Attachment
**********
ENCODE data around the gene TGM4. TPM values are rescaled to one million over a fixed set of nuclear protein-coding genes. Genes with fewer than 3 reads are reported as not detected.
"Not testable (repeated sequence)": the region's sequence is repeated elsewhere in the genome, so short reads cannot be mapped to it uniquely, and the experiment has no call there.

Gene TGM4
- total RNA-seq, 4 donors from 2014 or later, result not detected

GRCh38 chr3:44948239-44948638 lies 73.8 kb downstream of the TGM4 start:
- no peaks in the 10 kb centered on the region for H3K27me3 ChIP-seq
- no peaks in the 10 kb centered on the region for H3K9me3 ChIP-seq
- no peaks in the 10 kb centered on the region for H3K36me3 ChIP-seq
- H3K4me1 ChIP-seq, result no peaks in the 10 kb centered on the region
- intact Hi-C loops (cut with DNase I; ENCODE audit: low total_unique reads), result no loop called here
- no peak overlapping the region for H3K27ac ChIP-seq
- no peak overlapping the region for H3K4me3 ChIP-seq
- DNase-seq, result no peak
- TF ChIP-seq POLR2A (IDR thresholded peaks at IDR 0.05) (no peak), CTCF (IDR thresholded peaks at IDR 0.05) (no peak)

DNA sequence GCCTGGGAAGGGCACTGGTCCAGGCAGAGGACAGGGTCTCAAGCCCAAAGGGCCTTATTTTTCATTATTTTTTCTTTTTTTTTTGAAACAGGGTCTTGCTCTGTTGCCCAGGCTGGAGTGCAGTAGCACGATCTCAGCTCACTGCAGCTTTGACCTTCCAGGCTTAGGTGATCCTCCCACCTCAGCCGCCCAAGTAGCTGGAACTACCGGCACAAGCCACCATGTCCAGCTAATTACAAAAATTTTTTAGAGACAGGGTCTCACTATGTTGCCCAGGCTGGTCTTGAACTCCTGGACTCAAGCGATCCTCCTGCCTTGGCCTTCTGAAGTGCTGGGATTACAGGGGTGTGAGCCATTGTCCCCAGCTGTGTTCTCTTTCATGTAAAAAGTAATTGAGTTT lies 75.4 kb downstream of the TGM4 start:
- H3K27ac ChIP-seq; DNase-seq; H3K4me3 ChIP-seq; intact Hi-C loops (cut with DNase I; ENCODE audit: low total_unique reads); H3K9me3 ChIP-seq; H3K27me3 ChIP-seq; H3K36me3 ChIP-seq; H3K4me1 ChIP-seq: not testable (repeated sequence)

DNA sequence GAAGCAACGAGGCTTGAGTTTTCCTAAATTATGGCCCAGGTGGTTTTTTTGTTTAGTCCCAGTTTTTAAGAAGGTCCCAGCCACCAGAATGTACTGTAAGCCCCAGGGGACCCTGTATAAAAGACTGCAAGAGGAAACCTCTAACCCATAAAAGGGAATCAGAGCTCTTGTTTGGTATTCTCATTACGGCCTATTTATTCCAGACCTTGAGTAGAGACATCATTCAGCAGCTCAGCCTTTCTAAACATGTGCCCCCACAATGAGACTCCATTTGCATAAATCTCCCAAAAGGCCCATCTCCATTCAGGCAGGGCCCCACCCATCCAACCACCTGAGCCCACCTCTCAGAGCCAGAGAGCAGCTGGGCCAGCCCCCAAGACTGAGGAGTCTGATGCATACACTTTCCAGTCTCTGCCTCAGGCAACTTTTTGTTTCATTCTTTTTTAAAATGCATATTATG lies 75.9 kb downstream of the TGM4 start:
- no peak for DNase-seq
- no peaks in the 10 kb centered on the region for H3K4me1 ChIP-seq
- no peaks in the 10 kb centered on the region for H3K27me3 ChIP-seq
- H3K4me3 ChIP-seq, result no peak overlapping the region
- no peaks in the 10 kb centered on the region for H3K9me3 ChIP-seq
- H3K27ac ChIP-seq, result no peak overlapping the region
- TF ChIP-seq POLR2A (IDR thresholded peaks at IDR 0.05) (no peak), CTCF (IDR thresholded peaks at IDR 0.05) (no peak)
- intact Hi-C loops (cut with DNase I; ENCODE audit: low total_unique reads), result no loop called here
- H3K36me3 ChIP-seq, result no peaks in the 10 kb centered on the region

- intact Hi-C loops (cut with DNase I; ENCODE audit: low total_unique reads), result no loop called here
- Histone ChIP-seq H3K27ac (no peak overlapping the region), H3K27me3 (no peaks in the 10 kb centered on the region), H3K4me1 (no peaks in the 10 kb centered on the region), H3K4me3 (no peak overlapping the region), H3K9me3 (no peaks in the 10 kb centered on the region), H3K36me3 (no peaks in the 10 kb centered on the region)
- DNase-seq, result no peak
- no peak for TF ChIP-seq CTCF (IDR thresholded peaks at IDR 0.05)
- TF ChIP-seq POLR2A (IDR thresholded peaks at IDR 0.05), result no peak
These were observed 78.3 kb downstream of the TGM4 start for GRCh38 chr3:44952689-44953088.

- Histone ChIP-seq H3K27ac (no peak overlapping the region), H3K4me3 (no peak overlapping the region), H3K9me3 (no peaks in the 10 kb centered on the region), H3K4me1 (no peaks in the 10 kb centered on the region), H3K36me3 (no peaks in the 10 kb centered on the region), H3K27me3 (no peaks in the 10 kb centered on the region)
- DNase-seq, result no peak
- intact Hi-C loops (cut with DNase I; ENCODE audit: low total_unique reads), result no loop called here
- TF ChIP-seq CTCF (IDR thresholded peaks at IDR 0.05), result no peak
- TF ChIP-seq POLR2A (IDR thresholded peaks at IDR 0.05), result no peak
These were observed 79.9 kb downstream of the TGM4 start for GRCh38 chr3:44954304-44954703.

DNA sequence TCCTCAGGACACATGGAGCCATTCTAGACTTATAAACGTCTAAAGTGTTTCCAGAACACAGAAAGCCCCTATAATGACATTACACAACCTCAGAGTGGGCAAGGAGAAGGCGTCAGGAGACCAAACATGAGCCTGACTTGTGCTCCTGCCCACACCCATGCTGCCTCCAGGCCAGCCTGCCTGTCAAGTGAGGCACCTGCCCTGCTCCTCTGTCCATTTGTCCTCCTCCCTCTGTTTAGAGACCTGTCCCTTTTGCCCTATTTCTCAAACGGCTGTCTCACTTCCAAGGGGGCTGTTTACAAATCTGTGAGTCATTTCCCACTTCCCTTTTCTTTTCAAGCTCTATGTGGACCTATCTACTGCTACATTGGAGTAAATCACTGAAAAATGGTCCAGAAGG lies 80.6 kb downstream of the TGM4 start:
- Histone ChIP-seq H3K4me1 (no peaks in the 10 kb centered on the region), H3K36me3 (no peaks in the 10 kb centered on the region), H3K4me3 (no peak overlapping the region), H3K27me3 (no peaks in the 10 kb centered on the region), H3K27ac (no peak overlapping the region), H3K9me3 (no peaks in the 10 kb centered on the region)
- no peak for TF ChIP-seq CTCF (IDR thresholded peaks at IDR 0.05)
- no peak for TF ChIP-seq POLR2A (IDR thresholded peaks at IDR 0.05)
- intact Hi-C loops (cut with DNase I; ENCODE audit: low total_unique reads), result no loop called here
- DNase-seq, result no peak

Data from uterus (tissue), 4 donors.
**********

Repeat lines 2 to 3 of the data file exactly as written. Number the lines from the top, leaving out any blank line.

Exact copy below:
"Not testable (repeated sequence)": the region's sequence is repeated elsewhere in the genome, so short reads cannot be mapped to it uniquely, and the experiment has no call there.

Gene TGM4